Eating disorders in Scotland

Last updated on June 23rd, 2020

For anyone affected by an eating disorder in Scotland – sufferers, carers, parents, clinicians, follow the links below for help, information and action.

Scotland treatment care eating disorders
Act now to improve eating disorder services in Scotland
Scotland advocate tips MP change

6 Replies to “Eating disorders in Scotland”

  1. Hi
    Our GP was very good and got us referred to the paediatrician quickly. As we suspected our 11 year old daughter has an eating disorder. The paediatrician talked to our daughter and to us and explained why she needs to eat and that she will get better but it will take time. She also said that we would be referred to CAHMS (we are in Fife) and a dieticcian (but she did not mention FBT fimilar one), but said currently there is at least a twelve week wait. We know having read everything on this site that early intervention is the key and recovery is much quicker with this. We just want to help our daughter get better and we know its due to staffing and demand, but surely they should be given the resources to help.

    1. Hi PJ,
      We were in the same situation as you and were frustrated with all the waiting. We saw a dietician and psychiatrist almost straight away as our son ended up at A& E with a low heart rate. We were initially knocked back from FBT as NHS Lanarkshire is over stretched and only seeing the kids who have lost more weight than my son. Very annoying as I was not going to let him get worse!

      We went to our MSP and I kept on at our Psychiatrist about FBT. Our Psychiatrist was very helpful and fought to get us FBT. It started last week.

      Please do not wait for help from NHS. I followed all the amazing advice from Eva's book and watched the videos. I started implementing the FBT approach to re feeding and we have seen some progress. The compassion and separating our son from the eating disorder helped me to understand what he is going through.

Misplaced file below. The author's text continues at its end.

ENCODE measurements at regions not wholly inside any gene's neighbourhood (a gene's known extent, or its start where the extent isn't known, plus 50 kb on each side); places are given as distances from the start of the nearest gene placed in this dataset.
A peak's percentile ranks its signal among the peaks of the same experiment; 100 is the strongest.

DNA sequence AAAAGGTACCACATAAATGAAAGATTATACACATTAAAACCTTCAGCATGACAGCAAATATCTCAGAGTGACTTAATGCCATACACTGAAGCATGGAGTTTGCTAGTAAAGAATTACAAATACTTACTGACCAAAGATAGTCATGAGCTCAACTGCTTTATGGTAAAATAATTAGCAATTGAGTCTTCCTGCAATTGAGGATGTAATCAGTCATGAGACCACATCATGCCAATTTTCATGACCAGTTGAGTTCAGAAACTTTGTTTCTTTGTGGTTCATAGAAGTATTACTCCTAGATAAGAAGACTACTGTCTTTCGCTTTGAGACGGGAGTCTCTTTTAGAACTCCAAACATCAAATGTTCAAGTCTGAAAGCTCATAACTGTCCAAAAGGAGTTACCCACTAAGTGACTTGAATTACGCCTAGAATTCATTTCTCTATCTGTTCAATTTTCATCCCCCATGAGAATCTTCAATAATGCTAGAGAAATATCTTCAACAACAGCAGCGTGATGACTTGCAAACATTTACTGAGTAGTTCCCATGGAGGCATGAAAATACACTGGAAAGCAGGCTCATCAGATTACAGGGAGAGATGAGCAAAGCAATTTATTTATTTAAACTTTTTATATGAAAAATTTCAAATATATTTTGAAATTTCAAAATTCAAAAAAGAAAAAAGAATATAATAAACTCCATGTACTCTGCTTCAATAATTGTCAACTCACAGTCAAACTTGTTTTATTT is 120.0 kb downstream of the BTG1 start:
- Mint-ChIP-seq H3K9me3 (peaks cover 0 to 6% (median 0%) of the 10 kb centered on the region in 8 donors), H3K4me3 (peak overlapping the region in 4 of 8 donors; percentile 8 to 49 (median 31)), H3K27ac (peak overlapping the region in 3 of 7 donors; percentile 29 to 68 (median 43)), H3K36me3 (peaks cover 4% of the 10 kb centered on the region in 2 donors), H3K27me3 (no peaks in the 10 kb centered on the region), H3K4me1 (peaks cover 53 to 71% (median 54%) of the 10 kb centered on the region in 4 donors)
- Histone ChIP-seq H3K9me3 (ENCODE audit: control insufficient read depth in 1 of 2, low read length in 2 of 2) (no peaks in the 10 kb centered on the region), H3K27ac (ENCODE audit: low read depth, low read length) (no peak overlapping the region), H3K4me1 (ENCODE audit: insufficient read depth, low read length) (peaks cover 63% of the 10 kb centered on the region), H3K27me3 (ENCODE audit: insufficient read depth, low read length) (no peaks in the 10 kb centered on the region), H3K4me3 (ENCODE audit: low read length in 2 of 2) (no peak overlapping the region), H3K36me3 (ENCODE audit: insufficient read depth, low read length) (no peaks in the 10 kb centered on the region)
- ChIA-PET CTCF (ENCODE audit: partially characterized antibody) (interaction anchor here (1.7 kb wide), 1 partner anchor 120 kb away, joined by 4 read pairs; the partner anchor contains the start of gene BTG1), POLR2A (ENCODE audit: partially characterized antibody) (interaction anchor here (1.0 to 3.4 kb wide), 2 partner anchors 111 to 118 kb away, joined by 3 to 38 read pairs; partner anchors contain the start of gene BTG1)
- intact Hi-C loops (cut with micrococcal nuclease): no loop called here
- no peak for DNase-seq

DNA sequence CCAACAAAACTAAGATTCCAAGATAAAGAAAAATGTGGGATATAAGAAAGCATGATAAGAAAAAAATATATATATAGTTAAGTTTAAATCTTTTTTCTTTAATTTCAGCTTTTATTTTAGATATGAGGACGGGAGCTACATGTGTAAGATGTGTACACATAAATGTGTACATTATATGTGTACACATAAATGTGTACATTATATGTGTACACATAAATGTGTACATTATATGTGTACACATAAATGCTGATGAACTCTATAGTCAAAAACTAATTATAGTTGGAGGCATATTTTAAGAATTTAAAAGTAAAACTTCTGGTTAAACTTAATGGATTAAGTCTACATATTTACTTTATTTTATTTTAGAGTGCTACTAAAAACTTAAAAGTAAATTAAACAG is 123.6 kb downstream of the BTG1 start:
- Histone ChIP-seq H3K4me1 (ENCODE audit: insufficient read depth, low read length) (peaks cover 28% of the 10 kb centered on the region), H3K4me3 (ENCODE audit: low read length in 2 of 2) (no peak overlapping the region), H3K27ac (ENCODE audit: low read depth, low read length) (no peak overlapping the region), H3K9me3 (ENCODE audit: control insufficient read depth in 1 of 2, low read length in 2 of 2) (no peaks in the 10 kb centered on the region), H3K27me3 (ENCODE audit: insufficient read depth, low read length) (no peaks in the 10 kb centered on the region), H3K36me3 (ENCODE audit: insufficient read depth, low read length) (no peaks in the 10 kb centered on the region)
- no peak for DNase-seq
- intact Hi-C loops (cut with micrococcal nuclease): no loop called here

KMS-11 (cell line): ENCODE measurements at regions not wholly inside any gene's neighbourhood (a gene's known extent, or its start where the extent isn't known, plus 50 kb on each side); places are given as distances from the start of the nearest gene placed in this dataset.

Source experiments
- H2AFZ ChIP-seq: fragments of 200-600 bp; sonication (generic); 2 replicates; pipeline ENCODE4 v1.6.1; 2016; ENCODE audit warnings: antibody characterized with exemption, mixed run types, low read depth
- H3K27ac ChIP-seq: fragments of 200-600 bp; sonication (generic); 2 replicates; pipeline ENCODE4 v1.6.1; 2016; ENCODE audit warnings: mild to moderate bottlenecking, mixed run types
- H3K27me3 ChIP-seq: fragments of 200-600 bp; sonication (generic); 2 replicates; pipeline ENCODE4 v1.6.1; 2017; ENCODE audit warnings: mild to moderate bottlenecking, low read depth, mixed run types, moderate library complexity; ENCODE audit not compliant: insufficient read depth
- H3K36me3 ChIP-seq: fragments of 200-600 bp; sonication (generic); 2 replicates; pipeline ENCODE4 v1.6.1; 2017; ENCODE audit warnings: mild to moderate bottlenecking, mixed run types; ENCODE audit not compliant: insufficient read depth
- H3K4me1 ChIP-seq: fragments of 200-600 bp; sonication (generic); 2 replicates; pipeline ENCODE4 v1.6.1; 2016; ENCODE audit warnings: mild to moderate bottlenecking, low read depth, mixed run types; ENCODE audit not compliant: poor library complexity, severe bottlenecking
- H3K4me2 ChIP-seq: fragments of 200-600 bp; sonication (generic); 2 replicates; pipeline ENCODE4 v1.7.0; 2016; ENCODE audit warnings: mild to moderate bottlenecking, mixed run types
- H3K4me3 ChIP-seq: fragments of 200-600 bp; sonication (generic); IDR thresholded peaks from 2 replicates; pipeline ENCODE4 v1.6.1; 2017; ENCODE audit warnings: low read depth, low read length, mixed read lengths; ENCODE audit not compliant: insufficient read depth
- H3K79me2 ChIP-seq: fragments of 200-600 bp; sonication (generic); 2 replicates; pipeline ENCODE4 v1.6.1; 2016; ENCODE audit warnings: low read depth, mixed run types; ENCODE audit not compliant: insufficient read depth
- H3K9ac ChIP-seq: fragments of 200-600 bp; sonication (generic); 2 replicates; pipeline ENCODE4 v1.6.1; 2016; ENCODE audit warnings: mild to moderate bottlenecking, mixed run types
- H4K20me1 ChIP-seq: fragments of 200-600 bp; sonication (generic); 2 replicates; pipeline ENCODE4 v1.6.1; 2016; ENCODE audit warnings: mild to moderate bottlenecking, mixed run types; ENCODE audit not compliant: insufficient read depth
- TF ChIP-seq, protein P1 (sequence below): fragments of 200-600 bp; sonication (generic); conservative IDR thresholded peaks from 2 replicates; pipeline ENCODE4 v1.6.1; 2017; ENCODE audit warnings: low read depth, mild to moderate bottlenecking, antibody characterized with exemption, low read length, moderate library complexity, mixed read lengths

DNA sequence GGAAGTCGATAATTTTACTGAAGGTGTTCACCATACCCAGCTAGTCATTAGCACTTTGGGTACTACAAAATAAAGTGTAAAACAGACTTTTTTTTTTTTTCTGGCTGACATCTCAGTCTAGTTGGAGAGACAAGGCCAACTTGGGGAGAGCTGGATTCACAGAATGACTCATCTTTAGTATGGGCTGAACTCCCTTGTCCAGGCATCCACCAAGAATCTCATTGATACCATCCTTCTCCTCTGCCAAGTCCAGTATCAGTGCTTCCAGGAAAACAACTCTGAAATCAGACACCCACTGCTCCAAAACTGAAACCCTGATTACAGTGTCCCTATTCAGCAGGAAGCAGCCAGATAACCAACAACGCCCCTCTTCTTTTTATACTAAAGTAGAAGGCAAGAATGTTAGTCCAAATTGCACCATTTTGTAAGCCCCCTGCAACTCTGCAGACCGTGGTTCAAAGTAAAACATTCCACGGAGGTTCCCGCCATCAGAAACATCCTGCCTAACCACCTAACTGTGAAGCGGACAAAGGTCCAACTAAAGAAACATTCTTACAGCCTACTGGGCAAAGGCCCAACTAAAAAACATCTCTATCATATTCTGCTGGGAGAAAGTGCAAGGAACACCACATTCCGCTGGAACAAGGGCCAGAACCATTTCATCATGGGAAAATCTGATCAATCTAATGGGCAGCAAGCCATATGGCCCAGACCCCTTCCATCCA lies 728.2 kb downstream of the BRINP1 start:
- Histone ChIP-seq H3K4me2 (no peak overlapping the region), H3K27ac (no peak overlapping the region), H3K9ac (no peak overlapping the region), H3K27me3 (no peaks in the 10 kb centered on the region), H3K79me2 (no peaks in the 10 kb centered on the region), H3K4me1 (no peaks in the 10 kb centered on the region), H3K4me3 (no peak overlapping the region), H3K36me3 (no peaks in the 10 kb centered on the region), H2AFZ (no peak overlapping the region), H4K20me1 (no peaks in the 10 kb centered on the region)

I hope you get the treatment that your daughter deserves soon.

    2. T, thank you for sharing with PJ how it's working out for you. I totally agree.
      PJ, you are right, you should get the resources to help your daughter right away.
      In England the standard they're working to is she'd have access to eating disorder treatment (FBT or similar) within one week. You'd also have a direct referral line to the eating disorder service, rather than going through GP-Paediatrician-CAMHS, which may add delays (and a lack of information for you) at every step (it's possible that it's not really "at-least-12-week" wait for eating disorders, 'just' for CAMHS in general). I have written to ministers Maureen Watt and Shona Robison to keep asking for standards for Scotland, and let's hope that the BEAT campaign is taking off well.

    3. For those following PJ's distress when told the waiting time for treatment was at least 12 weeks, and anyone wondering about the treatment of eating disorders in Fife:
      CAMHS have informed me that any family referred to the Fife CAMHS with a clear indication of an eating disorder is seen as a priority.
      They confirm that Fife families get FBT as the first line intervention and have multiple staff trained (and certified) in FBT. There is also an "Intensive Home Treatment Team" (ITS) whose remit includes eating disorders.
      So PJ and his family can breathe a sigh of relief that the professional support is there and indeed, a CAMHS appointment is coming up.
      I hope this helps any of you in Fife.

      For the longer term, I would love to see self-referral for eating disorders in Scotland (for young people in England, it's a requirement of the Access and Waiting Time standard). With self-referral, you wouldn't be dependent on every single GP or paediatrician having the most up to date information about referrals to the eating disorder service. And you wouldn't be adding delays with various appointments before you get to the eating disorder service. I have read eating-disorder clinicians in England saying that self-referral works fine, so how about having it in Scotland?